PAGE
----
- Do you think that a Carbon Zero city is realistic in the timeframes stated, and what three major changes would you make to set us on that path?
Question 8 – First to Zero
I would like to see more urgency. If we look at the IPCC’s findings, we have less than twelve years to act. My biggest change would be accelerating this plan as humanly possible, whilst ensuring a Just Transition for our City’s most vulnerable communities. The overwhelming majority of people who submitted on this plan want to see this Plan’s implementation take place sooner than 2050. I do too. The Te Atakura: First to Zero plan is certainly ambitious but I would be making sure that every single decision made by WCC – even those seemingly unrelated to the environment – would be in accordance with the Plan. We also need ‘greater’ buy-in from the Greater Wellington Regional Council if we want this Plan to mean anything. We know that GWRC fronts a lot of environmental related movements within the City and the Region. Without their support, this Plan is a lot of talk, not a lot of walk.
- Would you consider subsidies on technologies that would reduce the cost to homeowners for energy while helping the environment and if yes, what would those be? I.e. Solar Power.
Question 9 – subsidising environmentally-friendly technology
Yes. If we can subsidise membership to a golf course then we can certainly incentivize innovation that leads to a greener Capital. Technology we should look at subsidizing for property owners: solar power and geothermal heating.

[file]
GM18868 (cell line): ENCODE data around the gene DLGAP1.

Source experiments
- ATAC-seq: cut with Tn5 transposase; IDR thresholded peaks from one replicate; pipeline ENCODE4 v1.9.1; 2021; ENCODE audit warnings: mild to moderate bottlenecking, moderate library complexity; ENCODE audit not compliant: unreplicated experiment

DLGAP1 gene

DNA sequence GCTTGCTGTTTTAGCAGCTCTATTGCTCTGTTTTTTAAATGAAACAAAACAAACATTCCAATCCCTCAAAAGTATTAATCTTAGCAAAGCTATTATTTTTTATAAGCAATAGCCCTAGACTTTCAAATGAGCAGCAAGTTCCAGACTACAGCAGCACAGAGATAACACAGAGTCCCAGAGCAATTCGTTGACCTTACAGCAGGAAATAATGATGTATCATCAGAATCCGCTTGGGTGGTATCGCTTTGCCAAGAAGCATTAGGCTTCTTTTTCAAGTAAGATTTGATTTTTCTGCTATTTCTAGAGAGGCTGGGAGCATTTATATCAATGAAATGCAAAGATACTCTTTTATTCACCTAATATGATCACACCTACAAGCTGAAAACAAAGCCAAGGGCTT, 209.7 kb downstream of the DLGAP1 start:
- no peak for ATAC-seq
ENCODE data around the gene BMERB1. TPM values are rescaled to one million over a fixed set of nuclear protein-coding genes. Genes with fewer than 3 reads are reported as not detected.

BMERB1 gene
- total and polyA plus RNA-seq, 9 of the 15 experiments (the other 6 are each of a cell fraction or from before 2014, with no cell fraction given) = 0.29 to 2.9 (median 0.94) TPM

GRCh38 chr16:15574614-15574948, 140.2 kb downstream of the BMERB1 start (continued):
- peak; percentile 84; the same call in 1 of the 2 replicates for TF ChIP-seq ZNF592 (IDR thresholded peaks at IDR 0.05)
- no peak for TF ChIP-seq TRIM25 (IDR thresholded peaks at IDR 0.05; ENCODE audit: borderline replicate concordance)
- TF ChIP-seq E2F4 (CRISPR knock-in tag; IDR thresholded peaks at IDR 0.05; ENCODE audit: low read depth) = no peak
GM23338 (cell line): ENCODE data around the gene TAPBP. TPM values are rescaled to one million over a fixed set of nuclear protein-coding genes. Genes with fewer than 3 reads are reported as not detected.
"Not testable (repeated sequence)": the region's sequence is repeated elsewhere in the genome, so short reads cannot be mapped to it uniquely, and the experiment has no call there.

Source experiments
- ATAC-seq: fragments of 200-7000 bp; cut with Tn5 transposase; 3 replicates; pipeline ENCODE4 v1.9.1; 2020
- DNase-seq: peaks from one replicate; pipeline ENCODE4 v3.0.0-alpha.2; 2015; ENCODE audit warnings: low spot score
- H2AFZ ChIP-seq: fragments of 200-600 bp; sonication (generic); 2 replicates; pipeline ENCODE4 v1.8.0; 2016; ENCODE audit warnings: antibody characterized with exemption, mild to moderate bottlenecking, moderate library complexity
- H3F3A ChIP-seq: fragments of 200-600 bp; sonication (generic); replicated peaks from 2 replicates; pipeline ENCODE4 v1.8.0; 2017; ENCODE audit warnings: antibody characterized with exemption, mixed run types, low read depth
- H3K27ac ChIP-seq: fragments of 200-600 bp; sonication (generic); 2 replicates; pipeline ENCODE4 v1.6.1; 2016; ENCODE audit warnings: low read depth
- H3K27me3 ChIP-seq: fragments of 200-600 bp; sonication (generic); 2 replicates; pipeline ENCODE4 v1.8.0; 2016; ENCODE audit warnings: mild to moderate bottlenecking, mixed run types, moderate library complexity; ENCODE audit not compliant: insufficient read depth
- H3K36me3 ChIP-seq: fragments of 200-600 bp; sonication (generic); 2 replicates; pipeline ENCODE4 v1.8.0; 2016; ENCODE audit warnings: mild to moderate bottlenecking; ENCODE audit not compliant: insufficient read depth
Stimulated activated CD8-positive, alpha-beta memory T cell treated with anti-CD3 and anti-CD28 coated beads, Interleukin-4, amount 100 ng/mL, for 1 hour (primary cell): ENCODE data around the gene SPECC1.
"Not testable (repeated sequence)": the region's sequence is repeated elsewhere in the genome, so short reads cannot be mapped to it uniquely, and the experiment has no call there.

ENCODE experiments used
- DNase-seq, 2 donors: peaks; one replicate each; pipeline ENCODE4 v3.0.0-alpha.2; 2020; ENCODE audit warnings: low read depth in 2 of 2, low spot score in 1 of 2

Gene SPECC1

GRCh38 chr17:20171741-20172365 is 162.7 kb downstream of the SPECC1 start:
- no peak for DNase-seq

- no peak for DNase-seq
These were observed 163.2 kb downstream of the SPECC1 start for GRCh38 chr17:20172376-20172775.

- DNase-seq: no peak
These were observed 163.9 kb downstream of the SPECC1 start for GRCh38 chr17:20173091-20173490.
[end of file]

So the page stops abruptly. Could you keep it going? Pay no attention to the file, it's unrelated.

- Describe personally what you are going to do to respond to this climate emergency. I.e. But an electric vehicle, use more public transport, and the like.
Question 10 – my footprint
Well, I live in Aro Valley so it’s pretty easy to walk everywhere. I recycle and compost. Most of my clothes are thrifted (except my sneakers, unfortunately), and I hardly eat red meat. I hardly eat meat at all because of the price to be honest. In my capacity as President of the Students’ Association at Vic, we host Sustainability Week (9-13 Sep) and work closely with the University’s Sustainability Office. We support many local environmental organisations as young organisers and activists of Wellington City.
A lot of time and effort has gone into these answers, which is excellent. Our expectations is that candidates should be able to articulate clearly what they believe and their vision for the city, and Tamatha has done that well.
There are lots of fresh ideas mixed into the responses that are practical and common-sense. That is important because we want candidates coming into Council to have new ideas and ways of doing things rather than potentially stale, status quo visions that are of no help in a rapidly changing world.
We give Tamatha 85 out of 100. Again, we are not seeing metrics (something we’ll write about this week), and again, as we’ve noted before, that is a particularly hard ask when it comes to what can feel like ethereal issues.
If Conor and Tamatha are indicative of the quality of candidates in this election so far, then we are in for a great election and some excellent debate.